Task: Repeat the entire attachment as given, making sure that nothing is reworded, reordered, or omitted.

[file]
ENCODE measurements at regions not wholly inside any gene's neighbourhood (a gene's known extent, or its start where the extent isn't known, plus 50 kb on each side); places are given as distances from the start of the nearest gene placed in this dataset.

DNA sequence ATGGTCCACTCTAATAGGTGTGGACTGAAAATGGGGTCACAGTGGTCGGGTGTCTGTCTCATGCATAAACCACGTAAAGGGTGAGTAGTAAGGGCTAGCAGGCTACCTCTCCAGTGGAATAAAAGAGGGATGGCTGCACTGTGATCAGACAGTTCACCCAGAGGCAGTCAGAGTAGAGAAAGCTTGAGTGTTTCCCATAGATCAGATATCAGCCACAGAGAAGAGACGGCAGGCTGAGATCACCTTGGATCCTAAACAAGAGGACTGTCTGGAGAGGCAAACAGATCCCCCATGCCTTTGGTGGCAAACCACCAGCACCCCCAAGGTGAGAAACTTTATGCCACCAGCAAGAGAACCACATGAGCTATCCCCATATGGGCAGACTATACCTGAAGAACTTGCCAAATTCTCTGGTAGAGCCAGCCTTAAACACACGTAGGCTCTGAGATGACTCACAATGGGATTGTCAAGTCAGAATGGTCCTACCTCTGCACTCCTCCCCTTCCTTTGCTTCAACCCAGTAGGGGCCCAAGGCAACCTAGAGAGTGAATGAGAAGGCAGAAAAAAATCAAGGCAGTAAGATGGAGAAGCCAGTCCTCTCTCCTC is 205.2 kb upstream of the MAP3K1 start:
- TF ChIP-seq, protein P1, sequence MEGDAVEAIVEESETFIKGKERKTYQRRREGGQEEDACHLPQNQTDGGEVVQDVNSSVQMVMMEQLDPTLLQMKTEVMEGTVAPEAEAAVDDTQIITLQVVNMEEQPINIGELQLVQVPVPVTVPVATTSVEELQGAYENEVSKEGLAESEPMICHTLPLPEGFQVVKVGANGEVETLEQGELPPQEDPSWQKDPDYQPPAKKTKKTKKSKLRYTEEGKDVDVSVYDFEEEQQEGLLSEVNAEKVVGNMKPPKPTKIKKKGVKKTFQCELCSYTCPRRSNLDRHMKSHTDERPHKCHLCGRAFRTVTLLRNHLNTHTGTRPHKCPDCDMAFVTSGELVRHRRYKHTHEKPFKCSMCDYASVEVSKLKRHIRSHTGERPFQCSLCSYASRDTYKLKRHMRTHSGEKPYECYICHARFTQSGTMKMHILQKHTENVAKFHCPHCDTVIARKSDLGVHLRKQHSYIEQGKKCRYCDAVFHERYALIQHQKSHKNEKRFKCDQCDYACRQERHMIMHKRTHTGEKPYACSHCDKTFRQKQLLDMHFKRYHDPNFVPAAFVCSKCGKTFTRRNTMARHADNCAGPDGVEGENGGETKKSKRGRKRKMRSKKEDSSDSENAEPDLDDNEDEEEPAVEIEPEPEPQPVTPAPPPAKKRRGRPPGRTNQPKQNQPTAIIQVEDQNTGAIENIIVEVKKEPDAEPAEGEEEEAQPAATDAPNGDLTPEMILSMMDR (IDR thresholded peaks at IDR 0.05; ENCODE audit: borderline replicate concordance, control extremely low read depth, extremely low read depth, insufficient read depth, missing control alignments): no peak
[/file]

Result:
ENCODE measurements at regions not wholly inside any gene's neighbourhood (a gene's known extent, or its start where the extent isn't known, plus 50 kb on each side); places are given as distances from the start of the nearest gene placed in this dataset.

DNA sequence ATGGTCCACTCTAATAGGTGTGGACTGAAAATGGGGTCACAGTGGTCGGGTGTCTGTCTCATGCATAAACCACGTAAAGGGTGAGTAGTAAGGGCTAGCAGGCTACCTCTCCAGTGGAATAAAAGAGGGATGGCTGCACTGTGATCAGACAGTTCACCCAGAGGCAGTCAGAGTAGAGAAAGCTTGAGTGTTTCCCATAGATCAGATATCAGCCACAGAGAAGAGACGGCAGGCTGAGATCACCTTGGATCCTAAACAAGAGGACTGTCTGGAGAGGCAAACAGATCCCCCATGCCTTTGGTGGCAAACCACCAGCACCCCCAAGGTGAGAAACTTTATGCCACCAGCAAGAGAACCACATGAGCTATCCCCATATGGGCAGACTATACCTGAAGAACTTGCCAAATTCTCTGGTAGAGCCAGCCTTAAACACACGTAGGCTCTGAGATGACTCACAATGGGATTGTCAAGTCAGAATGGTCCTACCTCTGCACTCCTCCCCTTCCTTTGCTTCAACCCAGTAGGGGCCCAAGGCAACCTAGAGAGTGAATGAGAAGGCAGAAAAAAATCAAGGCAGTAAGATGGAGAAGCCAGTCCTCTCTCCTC is 205.2 kb upstream of the MAP3K1 start:
- TF ChIP-seq, protein P1, sequence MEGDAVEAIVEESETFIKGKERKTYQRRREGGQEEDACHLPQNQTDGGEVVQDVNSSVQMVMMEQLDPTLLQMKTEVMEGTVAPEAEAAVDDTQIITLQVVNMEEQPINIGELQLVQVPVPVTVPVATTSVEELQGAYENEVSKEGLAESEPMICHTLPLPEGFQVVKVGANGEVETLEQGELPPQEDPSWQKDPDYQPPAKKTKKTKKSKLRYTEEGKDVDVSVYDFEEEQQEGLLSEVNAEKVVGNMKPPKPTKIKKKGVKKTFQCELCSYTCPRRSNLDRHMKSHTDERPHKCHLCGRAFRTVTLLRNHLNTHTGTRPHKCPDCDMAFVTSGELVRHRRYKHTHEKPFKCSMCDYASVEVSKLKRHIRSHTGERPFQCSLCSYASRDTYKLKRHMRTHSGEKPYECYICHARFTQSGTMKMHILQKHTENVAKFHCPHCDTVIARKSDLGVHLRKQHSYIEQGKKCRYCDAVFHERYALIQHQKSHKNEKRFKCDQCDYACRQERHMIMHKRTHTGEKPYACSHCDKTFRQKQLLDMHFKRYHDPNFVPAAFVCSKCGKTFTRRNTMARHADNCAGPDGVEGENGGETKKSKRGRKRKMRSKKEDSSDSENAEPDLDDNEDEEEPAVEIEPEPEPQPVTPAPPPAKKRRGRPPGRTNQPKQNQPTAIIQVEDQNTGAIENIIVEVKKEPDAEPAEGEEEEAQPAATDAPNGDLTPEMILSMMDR (IDR thresholded peaks at IDR 0.05; ENCODE audit: borderline replicate concordance, control extremely low read depth, extremely low read depth, insufficient read depth, missing control alignments): no peak